||Federation and Meteorology
Table of Contents
Fifty Years of Weather History
Weather Officers25 Years Ago
The Perth RO Since 1929
Remember the Pioneers
Akeroyd the Great
Out with the OldIn with the New [Bill Gibbs / John Zillman]
Dr Bill Gibbs
Dr John Zillman
Meteorological History in the Territory
Edwin Thomas QuayleBureau Research Pioneer
Ninety Years Ago: Birth of the Bureau
Observers and Volunteers
No. 318 April 1998 (continued)
Reaction to the new arrangements was, as would be expected, scathing in Perth with its long-standing dislike of all things from the East. On 8 January, Perth correspondent for The Age reported that "the new Federal arrangements under which the forecasts for the States are supplied from the Federal Bureau in Melbourne have elicited nothing but amusement and ridicule here. The forecast for any particular day is published in the following day's newspaper and is utterly valueless."
Mr Hunt replied to The Age on the following day, pointing out that the forecast in the paper is not for 'yesterday', and that resident officers in other States, including WA, are instructed to revise the forecast when local conditions warranted.
The Perth Morning Herald replied (according to The Age) by claiming that "the forecasts are delightfully indefinite. Whether a promise of fine weather is intended to apply to Perth or to Marble Bar is not stated, but it would be surprising if similar conditions prevailed over one-third of the continent."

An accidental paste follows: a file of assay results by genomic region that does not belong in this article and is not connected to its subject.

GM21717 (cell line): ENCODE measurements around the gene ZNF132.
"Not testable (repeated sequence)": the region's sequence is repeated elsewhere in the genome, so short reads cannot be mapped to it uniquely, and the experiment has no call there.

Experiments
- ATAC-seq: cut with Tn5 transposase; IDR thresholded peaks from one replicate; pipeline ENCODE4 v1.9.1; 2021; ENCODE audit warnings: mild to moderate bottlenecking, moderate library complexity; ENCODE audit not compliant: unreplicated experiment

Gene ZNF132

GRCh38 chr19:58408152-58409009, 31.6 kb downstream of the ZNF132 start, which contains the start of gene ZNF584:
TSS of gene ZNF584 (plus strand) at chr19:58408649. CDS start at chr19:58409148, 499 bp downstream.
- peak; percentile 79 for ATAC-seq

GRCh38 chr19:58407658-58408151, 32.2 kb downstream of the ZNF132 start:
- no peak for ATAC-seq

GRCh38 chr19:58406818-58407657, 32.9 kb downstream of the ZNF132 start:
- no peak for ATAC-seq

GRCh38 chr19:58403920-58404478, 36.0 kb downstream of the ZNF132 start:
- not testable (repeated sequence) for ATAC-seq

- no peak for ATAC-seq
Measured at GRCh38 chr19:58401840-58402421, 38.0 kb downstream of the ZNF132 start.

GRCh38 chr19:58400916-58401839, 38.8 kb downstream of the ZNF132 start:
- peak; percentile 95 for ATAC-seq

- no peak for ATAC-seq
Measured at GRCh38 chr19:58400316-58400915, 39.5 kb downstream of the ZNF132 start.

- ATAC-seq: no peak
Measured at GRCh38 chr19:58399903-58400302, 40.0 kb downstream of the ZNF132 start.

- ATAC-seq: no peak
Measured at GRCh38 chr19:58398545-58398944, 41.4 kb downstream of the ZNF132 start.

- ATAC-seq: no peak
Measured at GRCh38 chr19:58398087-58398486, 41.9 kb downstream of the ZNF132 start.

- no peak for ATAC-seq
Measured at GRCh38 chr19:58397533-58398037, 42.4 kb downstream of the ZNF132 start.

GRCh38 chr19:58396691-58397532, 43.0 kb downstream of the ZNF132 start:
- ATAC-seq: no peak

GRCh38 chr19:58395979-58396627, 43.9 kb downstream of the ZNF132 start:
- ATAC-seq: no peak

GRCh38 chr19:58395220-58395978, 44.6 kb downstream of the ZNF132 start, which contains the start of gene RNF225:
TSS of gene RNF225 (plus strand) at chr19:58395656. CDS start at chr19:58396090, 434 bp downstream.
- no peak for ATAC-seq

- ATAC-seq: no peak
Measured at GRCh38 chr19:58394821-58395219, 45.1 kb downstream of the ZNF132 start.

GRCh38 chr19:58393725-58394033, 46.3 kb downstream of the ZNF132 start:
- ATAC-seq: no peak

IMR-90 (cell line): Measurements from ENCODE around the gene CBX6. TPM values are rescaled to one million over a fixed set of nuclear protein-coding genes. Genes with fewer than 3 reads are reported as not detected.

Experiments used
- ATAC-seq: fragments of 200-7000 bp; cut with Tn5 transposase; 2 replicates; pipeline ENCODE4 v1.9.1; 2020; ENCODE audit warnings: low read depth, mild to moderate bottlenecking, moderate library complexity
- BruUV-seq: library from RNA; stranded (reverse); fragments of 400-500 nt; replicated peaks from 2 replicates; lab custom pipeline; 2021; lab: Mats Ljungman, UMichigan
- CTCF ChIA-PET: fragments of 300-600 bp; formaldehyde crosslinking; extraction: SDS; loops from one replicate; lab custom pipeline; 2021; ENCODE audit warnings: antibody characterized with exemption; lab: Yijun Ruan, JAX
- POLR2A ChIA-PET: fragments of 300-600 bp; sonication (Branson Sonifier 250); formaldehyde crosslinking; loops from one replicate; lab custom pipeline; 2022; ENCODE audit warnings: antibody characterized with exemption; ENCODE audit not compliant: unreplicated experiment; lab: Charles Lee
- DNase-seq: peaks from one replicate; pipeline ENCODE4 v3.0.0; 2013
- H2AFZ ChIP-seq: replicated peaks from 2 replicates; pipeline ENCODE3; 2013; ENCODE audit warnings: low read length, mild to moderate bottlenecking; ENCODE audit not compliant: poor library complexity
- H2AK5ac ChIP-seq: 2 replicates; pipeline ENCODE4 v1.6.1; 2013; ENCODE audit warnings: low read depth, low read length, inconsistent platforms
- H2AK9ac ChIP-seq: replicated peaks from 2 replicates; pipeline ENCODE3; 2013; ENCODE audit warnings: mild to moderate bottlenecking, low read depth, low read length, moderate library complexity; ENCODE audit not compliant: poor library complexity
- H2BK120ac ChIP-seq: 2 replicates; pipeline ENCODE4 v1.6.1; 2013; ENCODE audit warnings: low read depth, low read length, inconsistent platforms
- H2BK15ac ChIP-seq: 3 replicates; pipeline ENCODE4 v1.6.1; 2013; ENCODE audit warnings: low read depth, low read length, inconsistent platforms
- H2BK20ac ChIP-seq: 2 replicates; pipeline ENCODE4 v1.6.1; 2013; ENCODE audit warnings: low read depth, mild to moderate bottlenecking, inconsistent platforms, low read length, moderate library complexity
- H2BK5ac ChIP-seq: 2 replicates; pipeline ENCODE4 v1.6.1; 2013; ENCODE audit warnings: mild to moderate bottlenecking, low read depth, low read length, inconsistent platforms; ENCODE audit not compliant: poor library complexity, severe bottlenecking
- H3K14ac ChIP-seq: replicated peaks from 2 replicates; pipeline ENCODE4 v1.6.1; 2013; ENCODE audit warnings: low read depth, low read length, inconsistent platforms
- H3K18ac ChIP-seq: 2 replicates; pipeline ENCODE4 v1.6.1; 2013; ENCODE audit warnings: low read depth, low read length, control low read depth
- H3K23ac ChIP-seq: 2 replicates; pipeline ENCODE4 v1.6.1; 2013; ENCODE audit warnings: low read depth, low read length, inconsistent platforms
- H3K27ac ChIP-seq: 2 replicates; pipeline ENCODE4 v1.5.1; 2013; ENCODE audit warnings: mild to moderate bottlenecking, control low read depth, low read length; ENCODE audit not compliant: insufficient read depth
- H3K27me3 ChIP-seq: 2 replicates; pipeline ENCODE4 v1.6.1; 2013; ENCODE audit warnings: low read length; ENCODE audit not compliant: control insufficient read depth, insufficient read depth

The temperature exceeded 39°C in Melbourne and Adelaide on six consecutive days, with no relief at night. Mildura, Swan Hill, Derniliquin and Hay had seven consecutive1days over 40°C. Naturally, Mr Hunt was besieged by the press wanting to know when a cool change could be expected. Despite the limited network, the Bureau got it right, forecasting continuing hot weather and successfully predicting the cool change.
People in Bright Sparcs - Hunt, Henry Ambrose
© Online Edition Australian Science and Technology Heritage Centre and Bureau of Meteorology 2001
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